We have characterized T cells in cancer patients that are able to recognize peptides derived from PD-L1 protein, and demonstrated that specific T cells isolated and expanded from these patients are able to recognize and kill PD-L1 expressing cells (23, 24). PD-L1 specific T cells target both tumor cells as well as PD-L1 expressing cells in the microenvironment (Figure 1D) (25, 26). Furthermore, stimulation of T cell cultures with PD-L1 peptide was in vitro shown to boost the antineoplastic effect of a dendritic cell (DC)-vaccine (27). This effect is likely based on the ability of PD-L1 specific T cells to kill regulatory PD-L1 positive cells in the cell culture, consequently leading to an attenuated immune regulation.
Based on these observations, we have initiated a phase I study testing safety and efficacy of PD-L1 peptide vaccination as a monotherapy consolidation after HDT-ASCT in patients with MM. Furthermore, we are initiating a vaccination study with PD-L1 peptide for patients with SMM. Of note, monotherapy with the anti PD-1 monoclonal antibody (mAb) nivolumab did not show effect in MM (28). Several combination studies of PD-1 specific mAbs have been halted by the Food and Drug Administration (FDA) due to increased mortality in the experimental arms. The halt has recently been lifted on several studies, but the difficulties using anti-PD-1 mAbs for MM underline the need for development of alternative approaches to target the PD-1/PD-L1 pathway in MM.
Targeting Immune Checkpoints in Follicular Lymphoma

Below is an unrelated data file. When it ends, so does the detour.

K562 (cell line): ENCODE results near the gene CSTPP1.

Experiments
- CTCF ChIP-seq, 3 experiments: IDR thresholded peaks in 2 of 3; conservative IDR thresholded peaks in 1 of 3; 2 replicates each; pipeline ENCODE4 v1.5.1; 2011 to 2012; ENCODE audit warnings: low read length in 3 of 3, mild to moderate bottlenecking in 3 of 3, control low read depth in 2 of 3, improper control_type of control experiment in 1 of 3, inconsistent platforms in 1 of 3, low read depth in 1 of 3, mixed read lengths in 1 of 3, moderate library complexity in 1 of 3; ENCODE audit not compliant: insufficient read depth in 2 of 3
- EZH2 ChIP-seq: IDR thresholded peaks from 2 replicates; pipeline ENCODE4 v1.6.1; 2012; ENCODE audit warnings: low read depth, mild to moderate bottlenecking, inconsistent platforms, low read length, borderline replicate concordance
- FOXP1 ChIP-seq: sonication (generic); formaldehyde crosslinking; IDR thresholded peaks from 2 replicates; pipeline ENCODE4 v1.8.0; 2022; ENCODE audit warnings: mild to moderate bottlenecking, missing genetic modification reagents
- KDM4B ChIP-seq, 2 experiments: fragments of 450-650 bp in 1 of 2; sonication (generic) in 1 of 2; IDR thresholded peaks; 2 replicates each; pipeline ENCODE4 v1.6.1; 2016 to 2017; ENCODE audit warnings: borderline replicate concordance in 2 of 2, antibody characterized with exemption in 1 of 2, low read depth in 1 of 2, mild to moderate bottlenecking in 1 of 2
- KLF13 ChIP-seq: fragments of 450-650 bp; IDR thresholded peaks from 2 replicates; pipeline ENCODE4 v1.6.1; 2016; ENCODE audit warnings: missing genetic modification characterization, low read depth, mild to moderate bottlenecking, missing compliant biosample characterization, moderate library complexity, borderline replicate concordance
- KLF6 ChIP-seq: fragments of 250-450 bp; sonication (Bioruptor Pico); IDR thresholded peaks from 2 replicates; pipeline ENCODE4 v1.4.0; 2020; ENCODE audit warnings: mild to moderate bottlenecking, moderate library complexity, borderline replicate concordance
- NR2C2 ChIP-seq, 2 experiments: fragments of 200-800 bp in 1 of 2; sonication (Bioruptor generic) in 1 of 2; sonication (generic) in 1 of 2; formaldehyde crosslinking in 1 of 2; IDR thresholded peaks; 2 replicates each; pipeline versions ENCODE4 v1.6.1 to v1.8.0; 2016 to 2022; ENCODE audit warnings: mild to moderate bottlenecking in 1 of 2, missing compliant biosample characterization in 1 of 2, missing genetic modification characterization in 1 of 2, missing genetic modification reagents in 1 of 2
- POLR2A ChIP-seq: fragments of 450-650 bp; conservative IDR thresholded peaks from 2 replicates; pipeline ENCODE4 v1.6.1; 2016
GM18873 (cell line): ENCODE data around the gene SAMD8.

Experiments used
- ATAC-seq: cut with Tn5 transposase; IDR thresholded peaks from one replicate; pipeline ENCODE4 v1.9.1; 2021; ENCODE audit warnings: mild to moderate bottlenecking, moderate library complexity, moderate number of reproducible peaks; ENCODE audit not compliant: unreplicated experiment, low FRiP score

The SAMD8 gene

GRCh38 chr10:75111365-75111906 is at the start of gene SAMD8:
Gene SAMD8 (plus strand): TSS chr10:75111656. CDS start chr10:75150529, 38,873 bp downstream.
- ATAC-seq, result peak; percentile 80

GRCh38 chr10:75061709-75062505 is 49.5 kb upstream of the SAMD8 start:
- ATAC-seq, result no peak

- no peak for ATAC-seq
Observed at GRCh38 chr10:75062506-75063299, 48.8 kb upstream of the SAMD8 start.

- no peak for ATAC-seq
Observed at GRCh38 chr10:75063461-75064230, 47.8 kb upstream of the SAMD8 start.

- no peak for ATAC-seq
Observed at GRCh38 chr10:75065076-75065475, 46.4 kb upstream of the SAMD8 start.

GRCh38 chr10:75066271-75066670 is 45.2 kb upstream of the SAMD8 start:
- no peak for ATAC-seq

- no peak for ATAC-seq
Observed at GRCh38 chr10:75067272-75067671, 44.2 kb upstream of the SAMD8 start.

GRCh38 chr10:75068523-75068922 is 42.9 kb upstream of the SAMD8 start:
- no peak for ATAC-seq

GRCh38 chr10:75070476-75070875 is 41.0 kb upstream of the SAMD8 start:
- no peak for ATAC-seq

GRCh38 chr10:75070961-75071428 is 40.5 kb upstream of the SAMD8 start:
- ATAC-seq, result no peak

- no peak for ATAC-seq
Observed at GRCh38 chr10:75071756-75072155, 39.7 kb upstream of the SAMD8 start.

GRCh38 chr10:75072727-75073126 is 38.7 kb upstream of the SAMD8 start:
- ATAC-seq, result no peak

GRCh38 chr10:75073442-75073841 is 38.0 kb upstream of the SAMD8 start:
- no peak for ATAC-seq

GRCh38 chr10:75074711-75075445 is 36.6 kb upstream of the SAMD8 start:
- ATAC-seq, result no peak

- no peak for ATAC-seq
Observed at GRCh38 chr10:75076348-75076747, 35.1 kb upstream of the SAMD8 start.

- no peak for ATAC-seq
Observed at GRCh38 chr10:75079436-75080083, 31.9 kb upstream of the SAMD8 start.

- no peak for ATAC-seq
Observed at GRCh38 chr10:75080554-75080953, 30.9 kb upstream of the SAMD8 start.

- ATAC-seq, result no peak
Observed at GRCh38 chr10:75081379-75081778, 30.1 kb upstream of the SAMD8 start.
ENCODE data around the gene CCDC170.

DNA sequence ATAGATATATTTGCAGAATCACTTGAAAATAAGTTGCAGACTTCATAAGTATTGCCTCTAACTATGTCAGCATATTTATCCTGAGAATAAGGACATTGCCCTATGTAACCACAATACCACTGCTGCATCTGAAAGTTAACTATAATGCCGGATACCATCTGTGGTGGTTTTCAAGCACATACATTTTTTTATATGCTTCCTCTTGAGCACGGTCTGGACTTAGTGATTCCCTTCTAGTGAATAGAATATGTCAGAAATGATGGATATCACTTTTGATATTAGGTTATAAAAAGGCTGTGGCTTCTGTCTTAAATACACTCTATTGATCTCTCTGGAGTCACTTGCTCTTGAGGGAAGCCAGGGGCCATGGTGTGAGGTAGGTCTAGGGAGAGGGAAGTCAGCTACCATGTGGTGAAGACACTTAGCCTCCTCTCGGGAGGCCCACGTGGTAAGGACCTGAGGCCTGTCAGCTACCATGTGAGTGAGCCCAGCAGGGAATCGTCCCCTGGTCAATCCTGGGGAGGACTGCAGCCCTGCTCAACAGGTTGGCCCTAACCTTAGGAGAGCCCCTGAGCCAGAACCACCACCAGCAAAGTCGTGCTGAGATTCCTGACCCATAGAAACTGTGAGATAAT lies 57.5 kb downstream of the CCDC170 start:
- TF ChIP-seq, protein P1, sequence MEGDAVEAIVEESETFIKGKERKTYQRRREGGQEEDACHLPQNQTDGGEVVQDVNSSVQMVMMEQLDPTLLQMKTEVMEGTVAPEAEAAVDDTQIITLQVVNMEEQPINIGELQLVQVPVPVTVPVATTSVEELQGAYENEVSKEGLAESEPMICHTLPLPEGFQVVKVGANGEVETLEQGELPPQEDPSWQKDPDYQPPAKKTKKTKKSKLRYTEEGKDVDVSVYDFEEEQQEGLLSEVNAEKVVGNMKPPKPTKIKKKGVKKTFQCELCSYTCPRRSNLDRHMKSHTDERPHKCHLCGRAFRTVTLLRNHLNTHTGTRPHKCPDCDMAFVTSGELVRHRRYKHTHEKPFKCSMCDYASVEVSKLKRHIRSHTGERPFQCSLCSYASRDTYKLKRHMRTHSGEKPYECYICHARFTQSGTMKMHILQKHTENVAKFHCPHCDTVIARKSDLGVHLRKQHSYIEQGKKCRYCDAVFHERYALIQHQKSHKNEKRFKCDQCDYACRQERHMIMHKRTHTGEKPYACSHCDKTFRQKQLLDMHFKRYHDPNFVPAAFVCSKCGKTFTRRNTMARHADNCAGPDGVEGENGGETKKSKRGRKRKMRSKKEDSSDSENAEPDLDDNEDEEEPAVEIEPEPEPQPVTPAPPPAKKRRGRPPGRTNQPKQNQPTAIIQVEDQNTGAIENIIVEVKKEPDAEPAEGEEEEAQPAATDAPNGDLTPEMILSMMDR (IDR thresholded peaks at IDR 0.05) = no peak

Follicular lymphoma (FL) is an incurable disease characterized by waxing and waning courses of the disease and is often monitored without the need for active treatment. Over time the disease expands and there is a substantial risk of transformation to more aggressive lymphomas. The mainstay treatment is chemotherapy and anti-CD20 mAbs. Since FL is an indolent disease, it is believed to be ideal for vaccination therapy, which has been explored in FL, in the form of anti-idiotype cancer vaccines. So far this approach has failed to show clinical benefit when tested against placebo or chemotherapy in phase III trials (29–31). There are many possible reasons for the lack of success in these trials, but the immunosuppressive microenvironment in FL is a probable explanation. A gene expression study in FL revealed that the gene signature from regulatory immune cells was an independent adverse prognostic factor (32). Another study looked at the gene expression of specific immunosuppressive proteins in the microenvironment and found 24 out of 54 to be upregulated in FL compared to healthy tissue (33). PD-L1 and programmed death ligand 2 (PD-L2) were among the upregulated genes, which also was confirmed by immunohistochemistry. Both PD-L1 and PD-L2 play a role in immune suppression and contribute to the reduced cytotoxic potential of effector T cells (34). In FL PD-L1 expression has also been identified on tumor-infiltrating macrophages (35).